We all Get stuck in the middle of a mix sometimes.
But how do we get passed it?
Well, you're in for a treat because I've put together a huge list of 151 mixing tips.
which will not only help you get out of a rut...
...But will also give you new tricks to put in your pocket.
Let's dive right in.
This easy but critical technique is overlooked by a lot of mixers and fundamentally you’re handicapping yourself before you ever start mixing.
Proper gain staging is as simple as making sure none of your tracks are clipping and ultimately making sure the level of the master fader is below -3.
You can do this by selecting all of the faders and linking them together and pulling all of them down. This will keep the mix balance but just lower the overall volume:
I suggest the loudest peak in the song to not go above -6 or even -10. However, this is a subjective matter but the more headroom you give yourself the more room you will have to work while using effects and plugins.
LCR Panning is where you only pan in 3 positions, left, center and right:
This might go against what you were taught (it certainly did for me) but it makes sense why to do it.
What are the 4 main Instruments in just about every modern song?
So it makes sense to have these in the center and directly in your face.
But with the rest of the instruments Panning them out wide will make your mix sound wider than your headphones or speakers, make your mix more open and allows for the main instruments in your song to be heard.
Subgroups are really important for not only saving processing power on your PC but plugins can sound a lot more natural if processed on multiple tracks at once.
For example, It’s a good idea to group your drums together to one separate track after you have a good overall volume balance.
A trick I have learned is to EQ a little bit of 500Hz out and that can remove some muddiness drums can bring with them.
Do subgroups for all your tracks such as guitars, vocals, strings etc...
Our ears are the most important part of our body and that's why we need to take care of them.
There are many ways of doing this such as:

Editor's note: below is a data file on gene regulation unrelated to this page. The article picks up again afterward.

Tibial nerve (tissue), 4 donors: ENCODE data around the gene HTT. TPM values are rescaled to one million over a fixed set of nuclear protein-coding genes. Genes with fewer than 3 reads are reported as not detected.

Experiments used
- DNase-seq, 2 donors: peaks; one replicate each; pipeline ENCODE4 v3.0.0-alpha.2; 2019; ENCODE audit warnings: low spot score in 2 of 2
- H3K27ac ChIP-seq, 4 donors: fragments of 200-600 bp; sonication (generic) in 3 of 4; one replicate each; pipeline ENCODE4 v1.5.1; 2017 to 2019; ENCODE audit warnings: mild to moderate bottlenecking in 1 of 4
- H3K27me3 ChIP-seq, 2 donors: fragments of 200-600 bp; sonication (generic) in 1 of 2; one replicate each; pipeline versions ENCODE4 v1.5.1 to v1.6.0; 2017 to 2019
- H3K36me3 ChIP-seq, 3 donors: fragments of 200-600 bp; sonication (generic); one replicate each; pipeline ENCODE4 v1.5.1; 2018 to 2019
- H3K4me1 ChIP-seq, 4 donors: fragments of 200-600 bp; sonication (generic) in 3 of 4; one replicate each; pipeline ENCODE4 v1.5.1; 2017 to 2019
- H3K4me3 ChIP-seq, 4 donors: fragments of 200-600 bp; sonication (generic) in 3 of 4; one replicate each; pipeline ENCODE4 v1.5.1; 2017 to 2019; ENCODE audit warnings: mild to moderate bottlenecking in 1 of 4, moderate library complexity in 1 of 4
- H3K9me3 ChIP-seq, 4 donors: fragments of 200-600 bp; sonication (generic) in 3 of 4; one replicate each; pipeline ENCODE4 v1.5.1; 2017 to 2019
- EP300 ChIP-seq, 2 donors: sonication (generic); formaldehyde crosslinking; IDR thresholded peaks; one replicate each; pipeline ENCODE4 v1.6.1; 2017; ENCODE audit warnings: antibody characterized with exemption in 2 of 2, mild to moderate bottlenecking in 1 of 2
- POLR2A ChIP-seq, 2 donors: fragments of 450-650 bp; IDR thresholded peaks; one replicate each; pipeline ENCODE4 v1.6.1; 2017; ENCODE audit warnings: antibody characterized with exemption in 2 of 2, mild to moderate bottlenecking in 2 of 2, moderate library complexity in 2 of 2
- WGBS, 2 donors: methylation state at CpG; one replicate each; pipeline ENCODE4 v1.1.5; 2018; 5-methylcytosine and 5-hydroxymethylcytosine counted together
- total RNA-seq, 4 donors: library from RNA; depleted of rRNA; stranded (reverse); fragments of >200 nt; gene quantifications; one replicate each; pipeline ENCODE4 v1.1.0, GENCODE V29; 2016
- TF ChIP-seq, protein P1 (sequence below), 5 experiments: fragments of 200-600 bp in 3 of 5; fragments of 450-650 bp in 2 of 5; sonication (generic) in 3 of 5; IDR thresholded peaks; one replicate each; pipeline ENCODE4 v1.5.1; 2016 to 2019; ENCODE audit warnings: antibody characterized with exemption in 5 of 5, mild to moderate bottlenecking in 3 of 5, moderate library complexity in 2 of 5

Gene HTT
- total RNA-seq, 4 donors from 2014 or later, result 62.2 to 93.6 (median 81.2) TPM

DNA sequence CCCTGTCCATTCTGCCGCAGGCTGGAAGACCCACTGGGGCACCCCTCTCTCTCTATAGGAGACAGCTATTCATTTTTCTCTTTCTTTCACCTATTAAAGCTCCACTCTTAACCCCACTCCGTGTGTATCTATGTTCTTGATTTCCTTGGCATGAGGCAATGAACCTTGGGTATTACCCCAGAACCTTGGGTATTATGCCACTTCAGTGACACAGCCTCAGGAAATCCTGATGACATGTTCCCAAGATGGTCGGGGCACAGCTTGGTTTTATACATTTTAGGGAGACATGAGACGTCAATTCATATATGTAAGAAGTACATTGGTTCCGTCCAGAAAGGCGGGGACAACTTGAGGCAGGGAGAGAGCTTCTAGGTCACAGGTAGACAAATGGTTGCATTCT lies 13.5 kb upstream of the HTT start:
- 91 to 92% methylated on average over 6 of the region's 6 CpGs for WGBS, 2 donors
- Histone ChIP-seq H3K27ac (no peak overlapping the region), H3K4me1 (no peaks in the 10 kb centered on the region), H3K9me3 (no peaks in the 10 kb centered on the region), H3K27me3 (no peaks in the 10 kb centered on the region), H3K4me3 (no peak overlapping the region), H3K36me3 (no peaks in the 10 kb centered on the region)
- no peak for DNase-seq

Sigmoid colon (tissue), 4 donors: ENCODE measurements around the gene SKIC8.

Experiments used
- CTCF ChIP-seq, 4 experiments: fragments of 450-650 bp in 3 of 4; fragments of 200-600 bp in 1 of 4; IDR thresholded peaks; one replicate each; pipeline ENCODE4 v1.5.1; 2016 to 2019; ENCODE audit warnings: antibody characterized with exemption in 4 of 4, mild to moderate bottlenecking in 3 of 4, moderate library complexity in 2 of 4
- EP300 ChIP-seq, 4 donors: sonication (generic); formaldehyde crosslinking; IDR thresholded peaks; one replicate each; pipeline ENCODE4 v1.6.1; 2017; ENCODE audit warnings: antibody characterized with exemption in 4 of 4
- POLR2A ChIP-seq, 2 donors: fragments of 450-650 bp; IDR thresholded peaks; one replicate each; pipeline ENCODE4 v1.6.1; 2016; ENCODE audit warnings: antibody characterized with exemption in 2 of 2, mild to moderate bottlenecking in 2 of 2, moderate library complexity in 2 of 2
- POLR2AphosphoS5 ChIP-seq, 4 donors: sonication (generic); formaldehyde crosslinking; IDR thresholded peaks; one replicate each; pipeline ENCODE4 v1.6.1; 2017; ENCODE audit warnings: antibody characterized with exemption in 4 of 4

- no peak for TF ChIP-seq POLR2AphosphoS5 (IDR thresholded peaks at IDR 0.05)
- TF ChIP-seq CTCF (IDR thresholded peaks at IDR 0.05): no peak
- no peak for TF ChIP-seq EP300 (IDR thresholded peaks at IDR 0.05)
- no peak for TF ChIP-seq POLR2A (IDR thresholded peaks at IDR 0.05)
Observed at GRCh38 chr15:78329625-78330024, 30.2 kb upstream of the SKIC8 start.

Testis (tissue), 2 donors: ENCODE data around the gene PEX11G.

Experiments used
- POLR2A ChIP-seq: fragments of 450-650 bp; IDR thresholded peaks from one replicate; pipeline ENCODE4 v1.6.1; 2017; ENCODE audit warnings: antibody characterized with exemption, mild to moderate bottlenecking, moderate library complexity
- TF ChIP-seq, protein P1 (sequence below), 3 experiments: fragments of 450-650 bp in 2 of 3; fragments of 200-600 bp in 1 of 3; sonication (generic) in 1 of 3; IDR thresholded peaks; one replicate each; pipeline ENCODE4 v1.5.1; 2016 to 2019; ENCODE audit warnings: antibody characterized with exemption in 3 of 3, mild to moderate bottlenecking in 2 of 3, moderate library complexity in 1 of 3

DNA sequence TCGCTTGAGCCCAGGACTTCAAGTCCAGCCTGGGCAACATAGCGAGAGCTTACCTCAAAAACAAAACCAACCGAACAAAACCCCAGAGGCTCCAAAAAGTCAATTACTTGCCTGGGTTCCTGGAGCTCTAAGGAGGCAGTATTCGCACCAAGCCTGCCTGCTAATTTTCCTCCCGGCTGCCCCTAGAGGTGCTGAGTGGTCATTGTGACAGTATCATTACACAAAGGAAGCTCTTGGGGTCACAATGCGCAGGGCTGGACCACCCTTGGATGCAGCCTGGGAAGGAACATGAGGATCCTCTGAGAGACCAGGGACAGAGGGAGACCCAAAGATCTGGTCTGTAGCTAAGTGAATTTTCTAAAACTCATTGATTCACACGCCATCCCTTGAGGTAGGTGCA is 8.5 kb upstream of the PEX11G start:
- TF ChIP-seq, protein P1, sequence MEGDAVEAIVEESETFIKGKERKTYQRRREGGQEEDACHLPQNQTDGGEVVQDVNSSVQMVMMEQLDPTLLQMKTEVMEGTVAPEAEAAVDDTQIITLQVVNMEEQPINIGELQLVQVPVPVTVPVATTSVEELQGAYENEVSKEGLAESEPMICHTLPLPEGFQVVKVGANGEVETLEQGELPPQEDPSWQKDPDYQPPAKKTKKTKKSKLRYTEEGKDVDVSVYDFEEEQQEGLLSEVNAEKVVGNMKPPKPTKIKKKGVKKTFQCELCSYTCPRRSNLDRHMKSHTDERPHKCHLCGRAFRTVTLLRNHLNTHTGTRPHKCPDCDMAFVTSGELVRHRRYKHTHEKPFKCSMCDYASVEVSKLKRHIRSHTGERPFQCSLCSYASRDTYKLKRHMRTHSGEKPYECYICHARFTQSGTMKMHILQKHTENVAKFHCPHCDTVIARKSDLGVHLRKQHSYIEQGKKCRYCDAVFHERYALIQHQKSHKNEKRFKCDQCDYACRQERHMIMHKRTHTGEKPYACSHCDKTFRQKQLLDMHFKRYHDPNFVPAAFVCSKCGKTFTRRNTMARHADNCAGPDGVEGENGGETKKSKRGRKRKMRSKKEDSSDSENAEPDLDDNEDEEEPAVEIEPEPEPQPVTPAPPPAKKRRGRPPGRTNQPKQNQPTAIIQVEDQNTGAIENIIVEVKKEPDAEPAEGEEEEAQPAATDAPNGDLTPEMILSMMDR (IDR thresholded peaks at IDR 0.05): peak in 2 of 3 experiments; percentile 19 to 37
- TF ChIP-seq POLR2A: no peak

Going to fewer gigs
Not listening to music so loud
Not listening with headphones
But the main one for us music guru’s is to mix at lower volumes.
It’s so simple but not only helps our ears last through the many years of mixing.
But it will also help with creating better mixes.
This is because we all have the mindset of Louder = Better.
And this can really fool us at times and completely ruin a mix.
If you can get punch and clarity to come through in your mix at really low volumes, then it's going to sound amazing when you turn up the volume.
To do this:
Turn down your mix to a point where you can comfortably have a conversation and not have to raise your voice.
That will be a good conservative volume.
Try it in your next mix, it will be tough to not turn it up but it will improve your mixes.
Sends are perfect for reverbs and delays.
In Cubase, the default send is post fader (It could be pre-fader in your DAW).
The send channel is dependent on the original tracks being sent to it.
For example: If I put a delay on my kick drum with a post fader, Muting the kick drum track will mute the send as well, or lowering the volume of the kick will lower the volume of the reverb.
On the other hand:
Pre-fader will allow you to change the volume of the kick drum and the reverb volume will always be the same no matter what.
The easiest way to understand is by doing it.
So try it out next time.
Mixing templates are constantly overlooked by beginner mixers…
...And it’s not even hard to do.
Take a look at your completed mixes and see what tracks you use in every mix.
This could be a drum bus, vocal sends, reverbs and delays etc…
...It just makes sense to always have them when you start your mixes to save time.
And time is money.
As you could guess:
The more tracks you have the harder and longer it takes to mix.
So, it’s a good idea to reduce the number of tracks.
Even the pros that get 100+ tracks reduce them down to a more manageable size.
You can do this by grouping tracks together or just getting rid of them if you know you really don’t need them.
Doing this will not only make your mixing process a lot faster, but you will also be more focused and create a better mix in the long run.
When it comes down to mixing speed is key.
Not only will you have deadlines for clients.
But the longer you spend on a mix the worse your mixing decisions start to become.
So preparing yourself ahead of time is a great way to keep on top of things and finish your mix as fast as possible.
How can you do this?
One way is to pick what EQ and compressor plugins you’re going to use on 90% of your tracks.
It might sound silly but the time spent choosing what compressor and EQ you want to use on each track can really add up.
Another way is to sort all of your tracks out first by naming them, coloring them, Muting Parts etc...
Whatever can be done before you actually start mixing will help you in the long run.
This is a good technique to try.
Every 15 minutes STOP!
Just for a few seconds. Stop what you are doing and bypass your plugins…
...And see if what you did in the last 15 minutes actually made the mix sound better.
If they did then great!
But sometimes you will bypass the plugins and think AHH! What was I thinking? That doesn’t sound good at all.
Doing this will save you a lot of time.
Having as many different views of the mix is a must as an engineer.
And there are many ways of doing this.
One of them is to have multiple sets of studio monitors.
This isn’t something you need to buy right away as you can do just fine with one pair.
But, as you progress through your music career......Getting another pair of studio monitors can really help reference your mix in finer detail.
You can own a set of $10,000 Studio monitors but if they’re placed in an untreated room, they will probably sound bad and you will want your money back.